Rationale for and Against Using a Risk-Based Postnatal Prophylaxis Algorithm

In FavorAgainst
Risk of HIV acquisition is not uniform among exposed infants; different approaches are needed to address different scenarios; patient-centered approach tailoring response to individual infant.Risk may become more uniform (and low) in near future, with rapid scale-up of more potent, efficacious, and tolerable maternal treatment with dolutegravir.
Low-risk infants avoid unnecessary antiretroviral drug exposure and the associated potential toxicities.A low rate of transmission persists even among low-risk infants, suggesting potential benefit from additional agents to all exposed infants.
High-risk infants benefit from more aggressive management with multiple drugs/agents.No evidence exists to support the efficacy of multiple drug perinatal prophylaxis when mothers are on effective treatment, with studies performed in the era of dolutegravir-based treatment.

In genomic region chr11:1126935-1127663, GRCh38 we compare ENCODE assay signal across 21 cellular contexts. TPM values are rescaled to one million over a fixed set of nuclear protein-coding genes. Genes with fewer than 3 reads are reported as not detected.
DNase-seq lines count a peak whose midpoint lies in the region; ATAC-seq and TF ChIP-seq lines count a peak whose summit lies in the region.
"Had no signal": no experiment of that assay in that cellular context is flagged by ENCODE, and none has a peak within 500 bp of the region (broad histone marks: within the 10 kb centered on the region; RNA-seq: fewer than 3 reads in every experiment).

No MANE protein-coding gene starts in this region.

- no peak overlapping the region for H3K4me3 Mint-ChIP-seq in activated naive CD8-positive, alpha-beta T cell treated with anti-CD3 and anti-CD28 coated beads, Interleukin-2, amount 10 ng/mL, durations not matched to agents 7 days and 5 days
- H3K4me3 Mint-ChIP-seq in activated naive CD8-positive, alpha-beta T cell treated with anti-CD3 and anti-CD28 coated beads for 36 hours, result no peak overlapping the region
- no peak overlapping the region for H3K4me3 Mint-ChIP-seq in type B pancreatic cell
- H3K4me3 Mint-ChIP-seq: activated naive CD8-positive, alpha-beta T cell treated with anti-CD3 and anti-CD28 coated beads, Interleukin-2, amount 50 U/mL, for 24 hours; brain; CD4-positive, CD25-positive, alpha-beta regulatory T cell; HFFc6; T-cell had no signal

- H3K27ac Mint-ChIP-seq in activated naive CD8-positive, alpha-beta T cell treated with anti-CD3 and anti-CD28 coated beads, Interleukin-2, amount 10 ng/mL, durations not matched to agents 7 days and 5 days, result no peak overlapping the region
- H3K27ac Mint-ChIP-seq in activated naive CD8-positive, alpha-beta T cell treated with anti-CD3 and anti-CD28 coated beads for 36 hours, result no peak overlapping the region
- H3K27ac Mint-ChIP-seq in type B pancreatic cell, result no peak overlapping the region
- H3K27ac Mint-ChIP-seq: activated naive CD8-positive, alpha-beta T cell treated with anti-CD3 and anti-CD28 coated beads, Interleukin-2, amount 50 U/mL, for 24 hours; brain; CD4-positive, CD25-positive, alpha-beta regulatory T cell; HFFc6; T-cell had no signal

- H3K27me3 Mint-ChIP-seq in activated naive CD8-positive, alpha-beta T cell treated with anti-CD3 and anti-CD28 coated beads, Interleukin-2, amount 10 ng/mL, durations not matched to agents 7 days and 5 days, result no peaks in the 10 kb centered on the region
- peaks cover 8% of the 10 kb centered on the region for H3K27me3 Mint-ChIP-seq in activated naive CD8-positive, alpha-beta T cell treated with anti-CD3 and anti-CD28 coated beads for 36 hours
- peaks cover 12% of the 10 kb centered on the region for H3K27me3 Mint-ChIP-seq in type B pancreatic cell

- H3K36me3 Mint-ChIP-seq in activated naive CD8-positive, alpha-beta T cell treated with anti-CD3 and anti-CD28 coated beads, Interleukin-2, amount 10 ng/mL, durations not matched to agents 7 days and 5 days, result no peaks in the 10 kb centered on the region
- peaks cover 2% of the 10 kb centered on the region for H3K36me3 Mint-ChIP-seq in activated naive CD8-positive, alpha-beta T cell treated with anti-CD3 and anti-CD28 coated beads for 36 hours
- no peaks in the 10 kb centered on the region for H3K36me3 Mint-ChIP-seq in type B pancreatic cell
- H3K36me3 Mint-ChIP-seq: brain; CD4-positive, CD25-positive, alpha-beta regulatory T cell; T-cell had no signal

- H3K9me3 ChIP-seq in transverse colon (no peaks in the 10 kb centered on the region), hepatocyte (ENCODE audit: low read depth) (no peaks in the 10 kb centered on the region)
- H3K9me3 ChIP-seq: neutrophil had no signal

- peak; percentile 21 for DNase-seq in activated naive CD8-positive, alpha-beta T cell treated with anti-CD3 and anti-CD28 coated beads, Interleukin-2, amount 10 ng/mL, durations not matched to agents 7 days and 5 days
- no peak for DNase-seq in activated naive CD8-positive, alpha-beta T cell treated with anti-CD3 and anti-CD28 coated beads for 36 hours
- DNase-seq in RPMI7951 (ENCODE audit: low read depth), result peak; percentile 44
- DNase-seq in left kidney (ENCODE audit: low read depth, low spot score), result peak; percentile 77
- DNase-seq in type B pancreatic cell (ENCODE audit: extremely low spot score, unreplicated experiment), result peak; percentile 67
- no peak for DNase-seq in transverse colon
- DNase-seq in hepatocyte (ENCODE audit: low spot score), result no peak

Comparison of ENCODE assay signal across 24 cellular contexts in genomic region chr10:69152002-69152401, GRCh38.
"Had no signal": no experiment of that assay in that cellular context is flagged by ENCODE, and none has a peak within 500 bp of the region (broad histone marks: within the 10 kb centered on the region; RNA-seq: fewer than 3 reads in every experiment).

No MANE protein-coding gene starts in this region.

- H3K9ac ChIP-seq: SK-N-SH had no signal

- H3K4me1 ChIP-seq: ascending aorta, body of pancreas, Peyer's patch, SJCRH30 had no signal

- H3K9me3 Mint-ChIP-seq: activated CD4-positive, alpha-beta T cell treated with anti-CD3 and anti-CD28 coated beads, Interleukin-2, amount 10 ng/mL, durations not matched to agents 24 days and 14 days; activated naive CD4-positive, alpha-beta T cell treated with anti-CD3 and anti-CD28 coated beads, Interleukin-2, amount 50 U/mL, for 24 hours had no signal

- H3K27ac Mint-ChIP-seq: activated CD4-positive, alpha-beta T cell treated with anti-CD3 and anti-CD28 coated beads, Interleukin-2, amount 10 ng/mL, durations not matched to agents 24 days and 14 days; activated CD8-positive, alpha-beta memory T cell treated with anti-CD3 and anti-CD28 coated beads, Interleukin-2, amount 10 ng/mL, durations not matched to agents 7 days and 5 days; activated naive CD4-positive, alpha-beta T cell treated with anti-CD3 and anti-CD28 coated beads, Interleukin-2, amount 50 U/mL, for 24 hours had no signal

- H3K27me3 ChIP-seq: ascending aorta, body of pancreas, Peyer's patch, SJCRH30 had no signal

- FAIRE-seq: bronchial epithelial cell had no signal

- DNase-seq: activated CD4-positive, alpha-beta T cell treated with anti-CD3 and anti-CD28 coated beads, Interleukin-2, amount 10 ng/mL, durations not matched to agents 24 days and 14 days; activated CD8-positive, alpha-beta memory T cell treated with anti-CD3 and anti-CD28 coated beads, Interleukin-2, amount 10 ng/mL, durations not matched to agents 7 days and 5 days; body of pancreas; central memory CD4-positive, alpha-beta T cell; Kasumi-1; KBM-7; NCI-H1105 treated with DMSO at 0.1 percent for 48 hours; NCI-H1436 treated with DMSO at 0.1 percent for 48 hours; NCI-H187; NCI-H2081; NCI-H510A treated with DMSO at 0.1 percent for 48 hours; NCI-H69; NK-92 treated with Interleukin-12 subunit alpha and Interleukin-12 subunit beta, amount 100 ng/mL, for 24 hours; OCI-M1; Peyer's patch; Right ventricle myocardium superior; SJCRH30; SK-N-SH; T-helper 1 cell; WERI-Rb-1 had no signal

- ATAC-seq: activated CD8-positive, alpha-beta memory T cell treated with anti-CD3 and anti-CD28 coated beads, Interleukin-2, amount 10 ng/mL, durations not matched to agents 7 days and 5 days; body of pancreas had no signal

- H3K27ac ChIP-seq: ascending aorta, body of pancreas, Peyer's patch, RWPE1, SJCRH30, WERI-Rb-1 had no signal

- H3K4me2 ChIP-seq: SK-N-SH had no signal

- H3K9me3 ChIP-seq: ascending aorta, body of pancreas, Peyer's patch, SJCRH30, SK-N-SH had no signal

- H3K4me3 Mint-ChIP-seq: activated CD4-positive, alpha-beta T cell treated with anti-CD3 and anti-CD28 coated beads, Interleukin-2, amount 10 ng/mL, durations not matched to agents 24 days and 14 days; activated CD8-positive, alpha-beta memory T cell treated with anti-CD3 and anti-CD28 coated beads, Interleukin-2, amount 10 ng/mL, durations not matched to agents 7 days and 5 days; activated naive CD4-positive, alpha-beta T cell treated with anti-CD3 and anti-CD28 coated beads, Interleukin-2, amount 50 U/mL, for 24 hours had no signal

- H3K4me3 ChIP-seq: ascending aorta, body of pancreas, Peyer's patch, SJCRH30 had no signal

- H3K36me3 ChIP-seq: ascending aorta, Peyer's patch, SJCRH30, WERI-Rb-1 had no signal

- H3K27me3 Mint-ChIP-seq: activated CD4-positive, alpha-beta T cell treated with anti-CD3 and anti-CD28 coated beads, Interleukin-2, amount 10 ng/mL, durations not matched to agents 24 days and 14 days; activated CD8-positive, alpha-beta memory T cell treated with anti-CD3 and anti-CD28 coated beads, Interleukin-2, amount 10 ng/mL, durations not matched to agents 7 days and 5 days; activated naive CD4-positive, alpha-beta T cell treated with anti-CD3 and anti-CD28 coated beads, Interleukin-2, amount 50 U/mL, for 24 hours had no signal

Stratification aligns risk (toxicity): benefit (prophylaxis efficacy) of approaches with the transmission risk.Risk is difficult to assess and dynamic. Perinatal risk assessment depends on testing and medical records that are not always available. Over the duration of breastfeeding, individual maternal risk can change and can be difficult to assess without frequent visits and viral load testing.
Stratified approaches optimize health system resource use, aligning cost of more intensive regimens with target population that will derive the most benefit.Risk assessment adds complexity and is itself resource intensive, requiring testing and visits for mothers. It can be challenging for health systems and clinics to stock and implement multiple regimens for infants.